Lance Page has produced this study of the Kilauea volcano on the Big Island of Hawaii. He writes:
“Many in Hawaii refer to the lava as “Pele”, the Hawaiian goddess of fire. After our incredible experiences at the volcano it’s not hard to see why so many islanders to this day see her as a living breathing thing. I wanted to capture her beauty and mysteriousness as well as her unimaginable power in the best way that I knew how. I wanted to just see it doing what it does. I shied away from any human interaction and turned the cameras to the fiery blood of the Earth.”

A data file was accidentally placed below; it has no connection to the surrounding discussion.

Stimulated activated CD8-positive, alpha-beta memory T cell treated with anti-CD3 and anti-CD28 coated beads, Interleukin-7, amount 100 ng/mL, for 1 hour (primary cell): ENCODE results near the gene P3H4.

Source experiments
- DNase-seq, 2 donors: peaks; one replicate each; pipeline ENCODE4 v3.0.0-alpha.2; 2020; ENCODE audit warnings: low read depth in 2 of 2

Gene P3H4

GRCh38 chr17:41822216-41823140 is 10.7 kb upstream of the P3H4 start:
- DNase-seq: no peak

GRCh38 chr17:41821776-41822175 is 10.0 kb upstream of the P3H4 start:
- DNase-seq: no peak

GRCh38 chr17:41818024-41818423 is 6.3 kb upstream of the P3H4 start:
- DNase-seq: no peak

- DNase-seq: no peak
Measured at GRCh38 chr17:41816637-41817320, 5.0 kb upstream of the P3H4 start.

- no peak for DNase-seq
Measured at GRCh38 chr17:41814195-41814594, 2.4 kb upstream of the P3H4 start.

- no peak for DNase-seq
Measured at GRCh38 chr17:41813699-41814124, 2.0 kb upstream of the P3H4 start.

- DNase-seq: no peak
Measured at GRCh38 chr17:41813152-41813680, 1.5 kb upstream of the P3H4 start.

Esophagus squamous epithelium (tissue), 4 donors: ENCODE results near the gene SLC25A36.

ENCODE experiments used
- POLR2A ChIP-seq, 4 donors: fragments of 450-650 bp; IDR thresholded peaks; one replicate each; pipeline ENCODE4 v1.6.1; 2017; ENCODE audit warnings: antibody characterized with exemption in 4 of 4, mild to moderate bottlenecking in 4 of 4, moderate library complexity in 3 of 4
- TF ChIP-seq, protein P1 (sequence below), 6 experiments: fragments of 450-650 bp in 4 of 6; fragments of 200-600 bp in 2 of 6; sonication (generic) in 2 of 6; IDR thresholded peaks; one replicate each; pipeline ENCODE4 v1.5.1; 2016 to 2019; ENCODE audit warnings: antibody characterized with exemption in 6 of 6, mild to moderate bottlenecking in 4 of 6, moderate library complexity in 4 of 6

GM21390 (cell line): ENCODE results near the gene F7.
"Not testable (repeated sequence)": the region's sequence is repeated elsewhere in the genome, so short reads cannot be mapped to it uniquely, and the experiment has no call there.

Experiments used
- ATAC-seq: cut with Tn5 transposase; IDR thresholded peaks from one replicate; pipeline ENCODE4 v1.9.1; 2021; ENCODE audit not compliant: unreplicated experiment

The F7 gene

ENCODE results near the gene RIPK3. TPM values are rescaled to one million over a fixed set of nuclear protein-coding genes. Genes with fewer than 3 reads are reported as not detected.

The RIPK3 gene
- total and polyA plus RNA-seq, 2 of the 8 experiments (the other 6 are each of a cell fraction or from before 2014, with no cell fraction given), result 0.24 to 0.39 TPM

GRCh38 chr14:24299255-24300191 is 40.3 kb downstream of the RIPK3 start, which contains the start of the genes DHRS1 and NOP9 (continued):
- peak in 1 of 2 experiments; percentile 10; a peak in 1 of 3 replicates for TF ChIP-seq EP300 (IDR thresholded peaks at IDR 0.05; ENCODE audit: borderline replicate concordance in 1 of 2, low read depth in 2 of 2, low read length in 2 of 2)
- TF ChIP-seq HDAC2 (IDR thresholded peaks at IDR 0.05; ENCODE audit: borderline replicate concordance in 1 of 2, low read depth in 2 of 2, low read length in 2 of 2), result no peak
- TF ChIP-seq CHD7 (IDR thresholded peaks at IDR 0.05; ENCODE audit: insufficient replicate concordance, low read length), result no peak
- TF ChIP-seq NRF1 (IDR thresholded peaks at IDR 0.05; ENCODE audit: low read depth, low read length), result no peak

The youngest and most-active Hawaiian volcano, Kilauea is a “shield volcano”, a type built almost entirely of fluid lava flows.Tthe volcano is between 300,000 to 600,000 years old and rose above sea level about 100,000 years ago.
It, like all Hawaiian volcanos, lies in the middle of the Pacific Plate, not at its edges. Kilauea was formed as the Pacific plate moved over a “hot spot” – where magma rises upward until it erupts on the sea floor, at what is called a “hot spot.”
Bill Condie is a science journalist based in Adelaide, Australia.
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